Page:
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Girl Fight
November 27, 2010, 1:41 pm
Filed under: Uncategorized | Tags: , , , , , ,

1999 was one of those blissful pre-kid, pre-business owner years for me, when I could pick up and go to soccer games whenever I wanted, and I was a newly minted US soccer ultra fan, despite our performance in 1998 France World Cup. I wanted to see as many Women’s World Cup games as I could. My mom had a contact in New Jersey that was able to get us tickets to the opening match, which remains the only game I’ve seen with my mom (and I wasn’t even that rowdy at that game!)

That was all it took. I was hooked on the Women’s World Cup and continued on to games in Chicago and the final in Pasadena. Americans clearly loved soccer, but I remember talking with my travel buddies that night as we relaxed around the hotel pool after the final about how this was quite possibly the pinnacle for the USWNT. We hypothesized that it was only a matter of time until the rest of the world caught up to our skill level, and an unknown whether the US could support a professional women’s soccer league.

So here we are, eleven years later. Women’s professional soccer has sputtered and struggled along over the last decade. And the USWNT had become so dominant, that I think people forgot to support them. I took my daughter to a USWNT World Cup game in 2003, but I haven’t traveled the world for them as I have the Men’s team (there are limits to money and vacation time after all). We assumed that the US Women would qualify for 2011 Germany, and we’d go visit family and see them there.

Then, the unthinkable happened. We didn’t advance. And now we’re playing for our WWC lives today in Chicago. In our family, we’ve decided it’s time to start supporting the Women’s game, and I know we’re not alone. It’s fun to read women’s soccer fans learning about American Outlaws, and awesome to see American Outlaws coming out to support not just the USMNT. It makes me proud, as a soccer fan and a mother to a daughter that America has woken up to the fact that we can’t just assume our domination of the Women’s game anymore. And now that Mia has retired, we still have some amazing women playing for us, and not just Kristine Lilly (the woman I named my daughter after).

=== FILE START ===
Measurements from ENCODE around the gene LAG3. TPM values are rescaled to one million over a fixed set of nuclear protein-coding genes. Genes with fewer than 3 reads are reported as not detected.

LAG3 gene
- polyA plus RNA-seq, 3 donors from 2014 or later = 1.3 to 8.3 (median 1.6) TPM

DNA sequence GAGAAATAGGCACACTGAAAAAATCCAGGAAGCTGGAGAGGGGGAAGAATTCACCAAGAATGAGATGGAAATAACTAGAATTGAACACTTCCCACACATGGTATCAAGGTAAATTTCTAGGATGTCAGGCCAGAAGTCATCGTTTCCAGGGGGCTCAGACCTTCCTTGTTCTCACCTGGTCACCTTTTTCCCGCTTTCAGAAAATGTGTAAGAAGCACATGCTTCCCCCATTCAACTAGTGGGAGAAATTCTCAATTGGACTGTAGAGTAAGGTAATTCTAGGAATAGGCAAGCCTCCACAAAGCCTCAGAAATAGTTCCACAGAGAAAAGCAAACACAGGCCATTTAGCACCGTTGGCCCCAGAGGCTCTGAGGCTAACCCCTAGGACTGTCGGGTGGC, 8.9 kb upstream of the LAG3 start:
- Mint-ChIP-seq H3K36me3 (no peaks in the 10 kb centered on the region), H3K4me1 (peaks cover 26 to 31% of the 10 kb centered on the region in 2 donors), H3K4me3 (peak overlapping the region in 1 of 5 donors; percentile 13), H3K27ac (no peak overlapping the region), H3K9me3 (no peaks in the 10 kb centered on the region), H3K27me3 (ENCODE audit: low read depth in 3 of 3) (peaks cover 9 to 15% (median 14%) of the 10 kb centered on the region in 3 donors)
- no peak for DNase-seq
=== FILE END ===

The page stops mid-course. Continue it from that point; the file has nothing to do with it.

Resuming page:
So today, while I dedicate myself to running my retail store on Small Business Saturday, my husband is taking the kids to Chicago with a few other American Outlaws to support US Women’s Soccer. I am very much there in spirit, and hope you will join me in paying a little more attention to the Women’s game. Today. Next Summer. At your local soccer games. We have to encourage our girls to stick with soccer, and continue to build our player and referee development programs for girls. We can’t afford to turn our backs on the rest of the world creeping up behind us any longer. And to the women it has been a pleasure to watch for the last 11+ years, you go girls…all the way to Germany.



Be Safe, Fellow Travelers
June 2, 2010, 11:39 pm
Filed under: Uncategorized | Tags: , , , ,

I’ve always written about my travels and adventures WITH my children. In my work life, I own a children’s store and blog about my adventures as a parent. My plan for Soccer….Family Style was to write about traveling with my kids. My 7-1/2 year old has a dozen caps, and at the age of 3-1/2 led a German double decker train car in the “Everywhere we go” chant. My 2-1/2 year old sees a flag and starts soccer chants without prompting. They’re great little fans and I love going to games with them.

But even I have to draw the line somewhere. When we realized that just to fly them to South Africa would cost $3700, we had to accept that this trip would be better suited for second honeymoon than family adventure. Thanks to Verizon and Skype we should be able to keep in touch with the kids as they party it up with an extended Grandparents visit.

In the back of my mind, I was a little relieved to not have to worry about their safety. When we were planning to bring them, I had people at my store advising my to write on them in permanent marker with our contact information in case they were kidnapped. But it was hard to take comfort in that since my previous experience has been that the World Cup is typically a very safe place to be. There’s security everywhere, the hosts are excited and helpful, and people are typically in good spirits.

Then I read a story of a mother in South Africa who fought off a child abductor who tried to snatch her child out of her car through a smashed window. I had heard that you should be very careful to always travel with windows up and keep valuables off the seat and out of view, but how are you supposed to extend that to your children? We have two kids…they can’t both sit in the middle.

I would love to have our kids with us. They have a different way of looking at the world that makes sharing soccer with them a pleasure, but in this case, I think they will have more fun getting spoiled by grandparents and we will have more fun knowing we only have to keep track of two grown ups. And we’ll save that $3700 to go visit Germany next summer for the Women’s World Cup.